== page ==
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This course is part of the MAGIC core.


Algebraic topology studies `geometric' shapes, spaces and maps between them by algebraic means. An example of a space is a circle, or a doughnut-shaped figure, or a Möbius band. A little more precisely, the objects we want to study belong to a certain geometric `category' of topological spaces (the appropriate definition will be given in due course). This category is hard to study directly in all but the simplest cases. The objects involved could be multidimensional, or even have infinitely many dimensions and our everyday life intuition is of little help. To make any progress we consider a certain `algebraic' category and a `functor' or a `transformation' from the geometric category to the algebraic one. We say `algebraic category' because its objects have algebraic nature, like natural numbers, vector spaces, groups etc. This algebraic category is more under our control. The idea is to obtain information about geometric objects by studying their image under this functor. Now the basic problem of algebraic topology is to find a system of algebraic invariants of topological spaces which would be powerful enough to distinguish different shapes. On the other hand these invariants should be computable. Over the decades people have come up with lots of invariants of this sort. In this course we will consider the most basic, but in some sense, also the most important ones, the so-called homotopy and homology groups.


Spring 2017 (Monday, January 23 to Friday, March 31)


  • Tue 09:05 - 09:55
  • Thu 09:05 - 09:55


Algebra: Groups, rings, fields, homomorphisms, examples
Standard point-set topology: topological spaces, continuous maps, subspaces, product spaces, quotient spaces, examples


Homotopy: fundamental group and covering spaces, sketch of higher homotopy groups.
Singular homology: construction, homotopy invariance, relationship with fundamental group.
Basic properties of cohomology (not excision or Mayer-Vietoris yet), motivated by singular cohomology.
Relative (co)homology.
Connecting homomorphisms and exact sequences.
The Mayer-Vietoris sequence.
Betti numbers and the Euler characteristic.
Options for additional content:
Thom spaces and the Thom isomorphism theorem, Cohomology of projective spaces and projective bundles, Chern classes.


Frank Neumann
Phone 01162522722
Photo of Frank Neumann
Profile: My major research areas are algebraic topology and algebraic geometry. I am very much interested in interactions between these subjects and in particular in applications of homotopy theory to algebraic geometry. My recent interests are especially in homotopy and cohomology of moduli stacks. This research has also direct links with arithmetic geometry.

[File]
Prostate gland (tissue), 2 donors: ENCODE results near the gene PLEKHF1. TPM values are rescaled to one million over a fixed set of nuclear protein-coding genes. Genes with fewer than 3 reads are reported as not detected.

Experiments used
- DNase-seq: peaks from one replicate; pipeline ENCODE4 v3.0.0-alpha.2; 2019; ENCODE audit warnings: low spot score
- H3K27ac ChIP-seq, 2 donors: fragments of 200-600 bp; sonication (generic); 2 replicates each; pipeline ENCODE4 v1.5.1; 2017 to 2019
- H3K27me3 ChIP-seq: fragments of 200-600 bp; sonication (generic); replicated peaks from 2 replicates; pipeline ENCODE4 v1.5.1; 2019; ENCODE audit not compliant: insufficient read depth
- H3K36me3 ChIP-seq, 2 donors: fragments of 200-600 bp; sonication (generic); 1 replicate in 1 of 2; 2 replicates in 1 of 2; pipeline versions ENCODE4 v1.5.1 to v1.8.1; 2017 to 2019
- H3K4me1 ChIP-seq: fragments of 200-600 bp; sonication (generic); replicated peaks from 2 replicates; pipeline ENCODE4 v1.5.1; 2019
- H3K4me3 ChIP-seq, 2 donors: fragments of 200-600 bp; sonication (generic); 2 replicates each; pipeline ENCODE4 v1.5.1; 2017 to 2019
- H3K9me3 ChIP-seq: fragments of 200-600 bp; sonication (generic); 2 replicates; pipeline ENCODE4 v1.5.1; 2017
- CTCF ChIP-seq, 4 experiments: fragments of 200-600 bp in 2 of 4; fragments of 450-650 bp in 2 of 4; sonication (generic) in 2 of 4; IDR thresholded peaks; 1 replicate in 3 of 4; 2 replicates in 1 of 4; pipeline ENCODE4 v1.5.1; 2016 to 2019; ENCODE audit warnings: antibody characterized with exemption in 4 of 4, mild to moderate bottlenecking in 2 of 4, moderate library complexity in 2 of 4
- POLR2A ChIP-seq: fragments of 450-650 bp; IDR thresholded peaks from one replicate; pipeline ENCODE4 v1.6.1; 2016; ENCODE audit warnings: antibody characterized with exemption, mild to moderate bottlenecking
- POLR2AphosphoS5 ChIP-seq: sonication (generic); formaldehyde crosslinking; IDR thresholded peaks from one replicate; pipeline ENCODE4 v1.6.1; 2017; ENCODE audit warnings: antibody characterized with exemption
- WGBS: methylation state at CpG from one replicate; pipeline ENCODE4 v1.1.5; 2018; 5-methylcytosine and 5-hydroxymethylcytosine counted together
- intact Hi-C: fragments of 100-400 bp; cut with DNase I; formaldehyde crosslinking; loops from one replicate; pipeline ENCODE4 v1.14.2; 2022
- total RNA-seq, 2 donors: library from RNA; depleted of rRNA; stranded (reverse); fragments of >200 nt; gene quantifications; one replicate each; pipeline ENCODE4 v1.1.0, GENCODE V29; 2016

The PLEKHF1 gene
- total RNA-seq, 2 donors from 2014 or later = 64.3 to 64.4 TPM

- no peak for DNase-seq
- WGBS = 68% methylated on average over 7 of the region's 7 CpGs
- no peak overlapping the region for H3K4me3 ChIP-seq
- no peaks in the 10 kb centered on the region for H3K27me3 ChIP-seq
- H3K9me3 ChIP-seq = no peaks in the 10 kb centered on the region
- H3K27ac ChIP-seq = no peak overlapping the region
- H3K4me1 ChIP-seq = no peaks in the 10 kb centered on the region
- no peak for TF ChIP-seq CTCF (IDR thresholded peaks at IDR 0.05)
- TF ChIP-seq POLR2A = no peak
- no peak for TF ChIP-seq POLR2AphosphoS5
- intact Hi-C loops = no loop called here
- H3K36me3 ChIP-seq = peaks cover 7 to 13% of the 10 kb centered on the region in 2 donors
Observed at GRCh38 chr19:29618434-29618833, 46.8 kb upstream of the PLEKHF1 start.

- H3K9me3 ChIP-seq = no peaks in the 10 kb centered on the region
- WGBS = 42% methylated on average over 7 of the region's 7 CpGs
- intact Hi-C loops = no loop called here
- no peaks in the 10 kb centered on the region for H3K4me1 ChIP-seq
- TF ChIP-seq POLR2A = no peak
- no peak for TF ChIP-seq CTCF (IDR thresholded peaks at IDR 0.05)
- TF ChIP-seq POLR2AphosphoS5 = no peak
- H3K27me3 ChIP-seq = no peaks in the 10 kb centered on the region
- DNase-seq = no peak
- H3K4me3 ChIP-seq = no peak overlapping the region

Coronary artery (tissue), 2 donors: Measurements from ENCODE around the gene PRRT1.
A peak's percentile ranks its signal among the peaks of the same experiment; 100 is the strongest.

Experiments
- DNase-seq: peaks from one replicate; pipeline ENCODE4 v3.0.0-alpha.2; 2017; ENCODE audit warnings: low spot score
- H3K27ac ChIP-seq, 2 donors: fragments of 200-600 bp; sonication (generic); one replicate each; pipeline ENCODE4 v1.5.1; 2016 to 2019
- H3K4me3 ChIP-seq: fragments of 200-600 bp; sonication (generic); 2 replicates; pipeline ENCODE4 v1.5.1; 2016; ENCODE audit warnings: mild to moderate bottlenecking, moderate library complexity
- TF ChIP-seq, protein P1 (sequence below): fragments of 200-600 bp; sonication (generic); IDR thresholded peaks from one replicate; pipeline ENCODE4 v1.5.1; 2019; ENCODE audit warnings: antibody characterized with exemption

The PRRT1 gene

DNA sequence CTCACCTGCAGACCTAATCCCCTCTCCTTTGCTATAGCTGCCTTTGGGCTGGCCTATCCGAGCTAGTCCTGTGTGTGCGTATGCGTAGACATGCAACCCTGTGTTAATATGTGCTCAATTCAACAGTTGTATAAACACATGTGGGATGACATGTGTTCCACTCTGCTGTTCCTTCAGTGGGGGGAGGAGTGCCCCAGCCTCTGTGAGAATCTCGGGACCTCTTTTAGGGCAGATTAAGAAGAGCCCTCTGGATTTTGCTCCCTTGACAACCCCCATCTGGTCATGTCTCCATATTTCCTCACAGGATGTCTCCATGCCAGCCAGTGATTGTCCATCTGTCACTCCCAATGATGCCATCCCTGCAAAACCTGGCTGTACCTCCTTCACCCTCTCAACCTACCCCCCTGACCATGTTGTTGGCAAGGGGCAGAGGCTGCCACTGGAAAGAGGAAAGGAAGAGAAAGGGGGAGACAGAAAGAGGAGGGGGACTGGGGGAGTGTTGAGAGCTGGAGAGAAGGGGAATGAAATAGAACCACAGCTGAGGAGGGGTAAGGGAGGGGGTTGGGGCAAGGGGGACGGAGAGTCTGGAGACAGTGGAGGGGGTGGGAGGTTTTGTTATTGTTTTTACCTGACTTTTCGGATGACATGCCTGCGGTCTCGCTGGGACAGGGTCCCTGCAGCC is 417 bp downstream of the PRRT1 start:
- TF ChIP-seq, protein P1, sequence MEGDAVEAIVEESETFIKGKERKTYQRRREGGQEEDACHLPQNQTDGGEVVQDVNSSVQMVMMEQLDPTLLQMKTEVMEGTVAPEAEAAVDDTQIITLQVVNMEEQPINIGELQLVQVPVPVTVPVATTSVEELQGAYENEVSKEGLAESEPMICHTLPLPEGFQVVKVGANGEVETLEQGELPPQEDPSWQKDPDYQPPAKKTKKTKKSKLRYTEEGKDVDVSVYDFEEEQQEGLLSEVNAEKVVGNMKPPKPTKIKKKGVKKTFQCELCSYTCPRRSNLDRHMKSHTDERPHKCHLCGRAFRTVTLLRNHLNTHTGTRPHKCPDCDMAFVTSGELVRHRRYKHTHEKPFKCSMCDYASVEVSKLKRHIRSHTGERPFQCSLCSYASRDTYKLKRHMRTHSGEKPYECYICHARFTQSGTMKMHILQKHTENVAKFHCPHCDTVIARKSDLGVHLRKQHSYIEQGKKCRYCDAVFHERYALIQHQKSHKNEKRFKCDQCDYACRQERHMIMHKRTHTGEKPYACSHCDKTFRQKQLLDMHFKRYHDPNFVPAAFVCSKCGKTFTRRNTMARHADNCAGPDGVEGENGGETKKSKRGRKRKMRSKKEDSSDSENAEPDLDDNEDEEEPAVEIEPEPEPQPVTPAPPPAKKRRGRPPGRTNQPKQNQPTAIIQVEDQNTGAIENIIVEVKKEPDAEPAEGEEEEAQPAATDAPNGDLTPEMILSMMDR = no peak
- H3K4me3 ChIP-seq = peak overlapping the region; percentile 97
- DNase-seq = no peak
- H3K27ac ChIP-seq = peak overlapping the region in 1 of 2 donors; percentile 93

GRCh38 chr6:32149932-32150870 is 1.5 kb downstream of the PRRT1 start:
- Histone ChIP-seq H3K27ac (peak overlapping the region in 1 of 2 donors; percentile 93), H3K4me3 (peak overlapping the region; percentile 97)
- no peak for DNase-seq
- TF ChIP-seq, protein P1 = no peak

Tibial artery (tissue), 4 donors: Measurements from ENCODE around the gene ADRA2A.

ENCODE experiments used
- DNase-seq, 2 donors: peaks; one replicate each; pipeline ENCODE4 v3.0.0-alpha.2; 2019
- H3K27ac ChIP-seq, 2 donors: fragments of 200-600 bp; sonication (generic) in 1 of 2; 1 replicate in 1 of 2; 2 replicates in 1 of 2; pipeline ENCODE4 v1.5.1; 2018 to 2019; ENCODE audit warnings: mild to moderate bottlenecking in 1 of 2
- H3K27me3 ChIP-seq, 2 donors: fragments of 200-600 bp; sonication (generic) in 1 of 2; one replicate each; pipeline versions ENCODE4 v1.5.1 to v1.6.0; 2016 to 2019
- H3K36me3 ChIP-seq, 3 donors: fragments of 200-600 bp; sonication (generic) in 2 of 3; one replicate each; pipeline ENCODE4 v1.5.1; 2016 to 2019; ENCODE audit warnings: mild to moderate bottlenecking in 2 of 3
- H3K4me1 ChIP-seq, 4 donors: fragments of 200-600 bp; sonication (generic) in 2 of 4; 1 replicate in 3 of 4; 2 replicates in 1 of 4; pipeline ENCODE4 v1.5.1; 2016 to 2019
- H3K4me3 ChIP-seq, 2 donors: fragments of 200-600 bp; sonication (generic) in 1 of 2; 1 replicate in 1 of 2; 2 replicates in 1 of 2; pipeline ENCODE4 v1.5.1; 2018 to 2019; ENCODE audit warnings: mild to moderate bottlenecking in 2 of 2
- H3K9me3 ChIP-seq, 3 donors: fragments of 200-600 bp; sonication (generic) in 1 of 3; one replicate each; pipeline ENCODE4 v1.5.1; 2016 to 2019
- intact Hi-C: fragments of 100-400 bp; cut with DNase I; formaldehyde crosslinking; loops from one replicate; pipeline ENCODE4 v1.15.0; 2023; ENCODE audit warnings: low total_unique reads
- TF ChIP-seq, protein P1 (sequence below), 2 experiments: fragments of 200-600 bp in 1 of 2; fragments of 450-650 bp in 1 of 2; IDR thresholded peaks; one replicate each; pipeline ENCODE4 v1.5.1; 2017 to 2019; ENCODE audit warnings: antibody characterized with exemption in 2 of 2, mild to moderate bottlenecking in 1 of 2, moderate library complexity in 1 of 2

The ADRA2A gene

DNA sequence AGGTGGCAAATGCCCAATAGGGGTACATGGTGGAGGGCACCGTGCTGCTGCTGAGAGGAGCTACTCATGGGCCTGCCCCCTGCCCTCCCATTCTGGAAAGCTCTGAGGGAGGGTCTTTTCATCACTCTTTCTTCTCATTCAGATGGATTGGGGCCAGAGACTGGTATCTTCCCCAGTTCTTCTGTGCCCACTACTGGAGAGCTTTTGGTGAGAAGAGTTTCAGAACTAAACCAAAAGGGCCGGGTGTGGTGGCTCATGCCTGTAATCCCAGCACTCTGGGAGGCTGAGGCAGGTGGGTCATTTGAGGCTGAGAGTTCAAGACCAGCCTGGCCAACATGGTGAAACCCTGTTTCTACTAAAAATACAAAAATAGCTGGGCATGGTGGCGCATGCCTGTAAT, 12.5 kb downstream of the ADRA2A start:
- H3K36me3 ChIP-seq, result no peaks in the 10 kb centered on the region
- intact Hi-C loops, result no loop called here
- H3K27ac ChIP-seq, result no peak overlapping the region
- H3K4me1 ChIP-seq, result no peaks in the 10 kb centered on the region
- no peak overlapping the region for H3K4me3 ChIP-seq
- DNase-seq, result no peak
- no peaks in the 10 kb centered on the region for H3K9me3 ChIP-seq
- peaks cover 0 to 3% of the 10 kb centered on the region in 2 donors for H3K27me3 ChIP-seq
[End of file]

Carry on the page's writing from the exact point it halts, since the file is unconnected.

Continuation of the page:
Photo of Turki Alsuraiheed
Turki Alsuraiheed
Photo of Edward Bennett
Edward Bennett
Photo of Mark CARNEY
Photo of Ho Yiu Chung
Ho Yiu Chung
Photo of Lucas Das Dores
Lucas Das Dores
Photo of Joe Driscoll
Joe Driscoll
Photo of Francesca Fedele
Francesca Fedele
Photo of Dominic Foord
Dominic Foord
Photo of Samuel Ford
Samuel Ford
Photo of Afredo Garbuno Inigo
Afredo Garbuno Inigo
Photo of Neil Hansford
Neil Hansford
Photo of Richard Hatton
Richard Hatton
Photo of Zoltan Kocsis
Zoltan Kocsis
Photo of Rami Kraft
Rami Kraft
Photo of James Kulmer
James Kulmer
Photo of James Macpherson
James Macpherson
(East Anglia)
Photo of Amir Mohammad Mostaed
Amir Mohammad Mostaed
Photo of Sam Povall
Sam Povall
Photo of Shi Qiu
Shi Qiu
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Gregory Roberts
Photo of Jack Saunders
Jack Saunders
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Christopher Seaman
Photo of Giulia Sindoni
Giulia Sindoni
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Andrew Turner
Photo of Motiejus Valiunas
Motiejus Valiunas
Photo of Di Zhang
Di Zhang


Algebraic topology from a homotopical viewpointAguilar, Gitler and Prieto
Algebraic topologytom Dieck
Algebraic topology: a first courseFulton
Algebraic Topology BookHatcher
A concise course in algebraic topologyMay
A basic course in algebraic topologyMassey
Topology And GroupoidsBrown
Basic TopologyArmstrong
Elements of TopologyT. B. Singh
Homotopical TopologyFomenko, Fuchs


Clicking on the link for a book will take you to the relevant Google Book Search page. You may be able to preview the book there. On the right hand side you will see links to places where you can buy the book. There is also link marked 'Find this book in a library'. This sometimes works well, but not always. (You will need to enter your location, but it will be saved after you do that for the first time.)


The assessment for this course will be via a single take-home paper in April with 2 weeks to complete and submit online. There will be 3 questions each counting for 25 marks. To pass the exam you will need ≥ 40 points out of the total of 75 points.

MAGIC064 Algebraic Topology Exam Spring 2017

Files:Exam paper
Released: Monday 24 April 2017 (118.2 days ago)
Deadline: Sunday 7 May 2017 (104.2 days ago)

This paper has three questions. All questions carry equal weight and each question is marked out of a total of 25 points. To pass the exam you will need ≥ 40 points out of the total of 75 points.


Files marked L are intended to be displayed on the main screen during lectures.

1-20 lectures1-4.pdfL

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